Letters from Lodi
An insightful and objective look at viticulture and winemaking from the Lodi
Appellation and the growers and vintners behind these crafts. Told from the
perspective of multi-award winning wine journalist, Randy Caparoso.
Believe it or not, some of the finest red wines to come out of Lodi over the past few years have not been varietal or even single-vineyard wines coming from, say, heritage Zinfandel sites. Lately, it's been blends of different grape varieties, grown in separate vineyards, that have been the most impressive...Continue »
Taxonomic profile of Tokay series fine sandy loam
Soil series taxonomy in the United States was originally developed by the USDA for the purposes of agricultural advisory. Over 14,000 different soil types have been identified. According to the information on Tokay series fine sandy loam soil found in usda.gov...Continue »
The historic environment of valley oaks and grapes
Lodi's Mokelumne River AVA — an American Viticultural Area (i.e., AVA) established in 2006 by the TTB along with six other Lodi sub-appellations — is defined primarily by one common factor: Its deep (as much as 90 feet), porous yet high vigor soil, classified by the USDA as Tokay series fine sandy loam...Continue »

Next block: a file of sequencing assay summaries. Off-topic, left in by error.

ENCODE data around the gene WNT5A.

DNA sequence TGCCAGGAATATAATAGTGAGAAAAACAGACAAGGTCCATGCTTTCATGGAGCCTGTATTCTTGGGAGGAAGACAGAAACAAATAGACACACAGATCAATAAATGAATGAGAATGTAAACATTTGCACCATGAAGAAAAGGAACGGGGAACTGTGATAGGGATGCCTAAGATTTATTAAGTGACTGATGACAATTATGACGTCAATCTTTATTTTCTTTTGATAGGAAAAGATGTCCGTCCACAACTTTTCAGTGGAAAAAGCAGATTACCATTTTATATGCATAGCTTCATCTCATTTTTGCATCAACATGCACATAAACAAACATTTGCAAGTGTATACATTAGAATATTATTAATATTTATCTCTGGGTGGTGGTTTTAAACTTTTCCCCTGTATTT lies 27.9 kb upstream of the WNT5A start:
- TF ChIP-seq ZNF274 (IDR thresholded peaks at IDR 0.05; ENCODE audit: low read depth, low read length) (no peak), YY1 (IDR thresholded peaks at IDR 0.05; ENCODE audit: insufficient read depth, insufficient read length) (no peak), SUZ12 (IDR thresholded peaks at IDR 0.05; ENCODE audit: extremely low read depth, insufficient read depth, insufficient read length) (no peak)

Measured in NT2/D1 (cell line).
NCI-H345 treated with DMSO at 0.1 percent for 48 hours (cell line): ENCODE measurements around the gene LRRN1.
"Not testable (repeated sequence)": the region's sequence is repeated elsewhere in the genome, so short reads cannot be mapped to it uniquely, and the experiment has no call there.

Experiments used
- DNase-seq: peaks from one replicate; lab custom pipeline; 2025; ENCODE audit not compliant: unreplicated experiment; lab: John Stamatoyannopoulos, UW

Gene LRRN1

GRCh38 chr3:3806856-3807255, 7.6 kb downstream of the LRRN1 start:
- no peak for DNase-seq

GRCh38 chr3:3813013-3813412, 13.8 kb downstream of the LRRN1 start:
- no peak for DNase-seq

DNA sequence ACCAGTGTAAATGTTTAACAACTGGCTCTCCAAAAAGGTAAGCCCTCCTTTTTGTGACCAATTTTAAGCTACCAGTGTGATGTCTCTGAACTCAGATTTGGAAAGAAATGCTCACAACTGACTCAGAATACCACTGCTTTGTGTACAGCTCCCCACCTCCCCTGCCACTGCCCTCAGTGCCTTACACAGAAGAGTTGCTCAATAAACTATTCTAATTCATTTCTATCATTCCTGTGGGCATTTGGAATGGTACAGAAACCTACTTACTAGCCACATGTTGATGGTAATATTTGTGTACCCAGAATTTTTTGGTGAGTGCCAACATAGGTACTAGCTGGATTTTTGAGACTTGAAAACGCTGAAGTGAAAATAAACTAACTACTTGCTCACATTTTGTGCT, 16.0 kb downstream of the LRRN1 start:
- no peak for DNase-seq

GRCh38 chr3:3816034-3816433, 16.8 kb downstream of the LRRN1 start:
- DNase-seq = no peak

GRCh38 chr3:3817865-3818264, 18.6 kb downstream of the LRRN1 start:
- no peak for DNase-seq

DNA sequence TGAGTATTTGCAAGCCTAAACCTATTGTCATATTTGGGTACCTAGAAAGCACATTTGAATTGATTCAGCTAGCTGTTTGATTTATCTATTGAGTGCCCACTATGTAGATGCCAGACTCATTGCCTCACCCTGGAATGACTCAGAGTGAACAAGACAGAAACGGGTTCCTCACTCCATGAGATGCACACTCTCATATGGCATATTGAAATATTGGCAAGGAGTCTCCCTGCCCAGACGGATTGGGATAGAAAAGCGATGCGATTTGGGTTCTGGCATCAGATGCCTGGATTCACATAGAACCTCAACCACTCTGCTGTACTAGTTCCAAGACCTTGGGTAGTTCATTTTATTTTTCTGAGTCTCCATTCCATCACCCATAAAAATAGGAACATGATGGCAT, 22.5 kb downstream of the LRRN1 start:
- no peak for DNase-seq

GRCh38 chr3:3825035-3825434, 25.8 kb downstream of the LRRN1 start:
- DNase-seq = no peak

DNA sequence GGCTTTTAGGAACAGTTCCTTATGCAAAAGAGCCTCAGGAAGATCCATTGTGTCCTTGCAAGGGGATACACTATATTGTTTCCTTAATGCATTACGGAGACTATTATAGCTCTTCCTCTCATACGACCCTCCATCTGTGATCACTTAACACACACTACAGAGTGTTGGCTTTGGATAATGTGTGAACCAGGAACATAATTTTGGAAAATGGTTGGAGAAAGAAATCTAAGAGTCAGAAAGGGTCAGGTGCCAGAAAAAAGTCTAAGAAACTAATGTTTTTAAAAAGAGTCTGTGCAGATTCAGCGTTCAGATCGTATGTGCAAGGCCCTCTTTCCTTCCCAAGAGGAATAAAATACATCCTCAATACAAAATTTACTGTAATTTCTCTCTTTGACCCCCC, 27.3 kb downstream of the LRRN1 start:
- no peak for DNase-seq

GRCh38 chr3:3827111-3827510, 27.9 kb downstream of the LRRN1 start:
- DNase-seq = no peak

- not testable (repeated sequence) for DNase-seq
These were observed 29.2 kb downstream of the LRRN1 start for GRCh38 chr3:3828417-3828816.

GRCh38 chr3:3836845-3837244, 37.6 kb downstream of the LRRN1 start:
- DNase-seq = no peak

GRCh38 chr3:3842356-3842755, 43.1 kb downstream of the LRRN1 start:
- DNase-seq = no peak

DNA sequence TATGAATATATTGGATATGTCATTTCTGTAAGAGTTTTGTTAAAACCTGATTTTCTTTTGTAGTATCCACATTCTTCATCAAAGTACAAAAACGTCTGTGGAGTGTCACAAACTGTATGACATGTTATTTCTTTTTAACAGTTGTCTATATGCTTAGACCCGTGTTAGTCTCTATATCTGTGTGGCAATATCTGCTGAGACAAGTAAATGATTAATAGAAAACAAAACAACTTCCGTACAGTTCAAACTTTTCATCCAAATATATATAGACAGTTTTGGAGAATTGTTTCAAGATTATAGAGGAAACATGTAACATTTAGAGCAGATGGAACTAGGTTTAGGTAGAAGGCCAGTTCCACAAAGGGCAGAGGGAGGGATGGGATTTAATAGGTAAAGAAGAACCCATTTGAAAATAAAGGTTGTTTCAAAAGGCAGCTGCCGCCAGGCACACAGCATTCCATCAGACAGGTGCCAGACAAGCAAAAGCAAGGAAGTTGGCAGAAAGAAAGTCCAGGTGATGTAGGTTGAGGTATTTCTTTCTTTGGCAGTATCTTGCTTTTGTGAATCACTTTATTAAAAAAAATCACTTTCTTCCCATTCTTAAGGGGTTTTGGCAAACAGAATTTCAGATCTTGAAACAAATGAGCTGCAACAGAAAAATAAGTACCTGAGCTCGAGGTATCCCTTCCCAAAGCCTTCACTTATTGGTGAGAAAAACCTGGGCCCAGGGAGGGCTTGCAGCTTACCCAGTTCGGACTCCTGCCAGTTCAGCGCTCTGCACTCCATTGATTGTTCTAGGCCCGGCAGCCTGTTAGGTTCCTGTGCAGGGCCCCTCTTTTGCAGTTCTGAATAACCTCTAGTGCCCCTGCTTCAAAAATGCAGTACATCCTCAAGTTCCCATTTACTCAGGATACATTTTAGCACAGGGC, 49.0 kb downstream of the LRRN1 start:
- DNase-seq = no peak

As a follow-up to our previous post on Why everyone loves old vines, some answers to pertinent questions usually brought up in discussions about old vine wines...Continue »
Of all the different sides of Lodi winegrowing, none is more compelling than the region's old vines. There is beauty, to begin with it, in the thick, creviced, tree-like trunks of vines over 50 years old, and in their long, sturdy, twisting, muscular arms, or "spurs." There is beauty in each vine's story, what we know of them or what we just imagine. Older vines have histories, and the more we know, know, know about them the more we love, love, love them.
So let's learn more about old vines. At least, those of the Lodi Viticultural Area, where thousands of acres of old plantings have been thriving since as far back as the 1800s (although, granted, in the late 1800s the vines considered "ancient" today were still young bucks). For starters...Continue »
Zinfandel is the ideal autumn sipper. Make that quaffer. Why fool around?
Why Zinfandel? Because it is one of the few red wines with a propensity for spice qualities in the nose and flavor. By spice, we mean a pungent quality ascribed to an aromatic compound called rotundone, the or sesquiterpene (or class of terpenes) responsible for the "spicy" or "peppery" aroma and taste commonly found, first and foremost, in peppercorns, but also in other plants like juniper, geranium, and various kitchen herbs...Continue »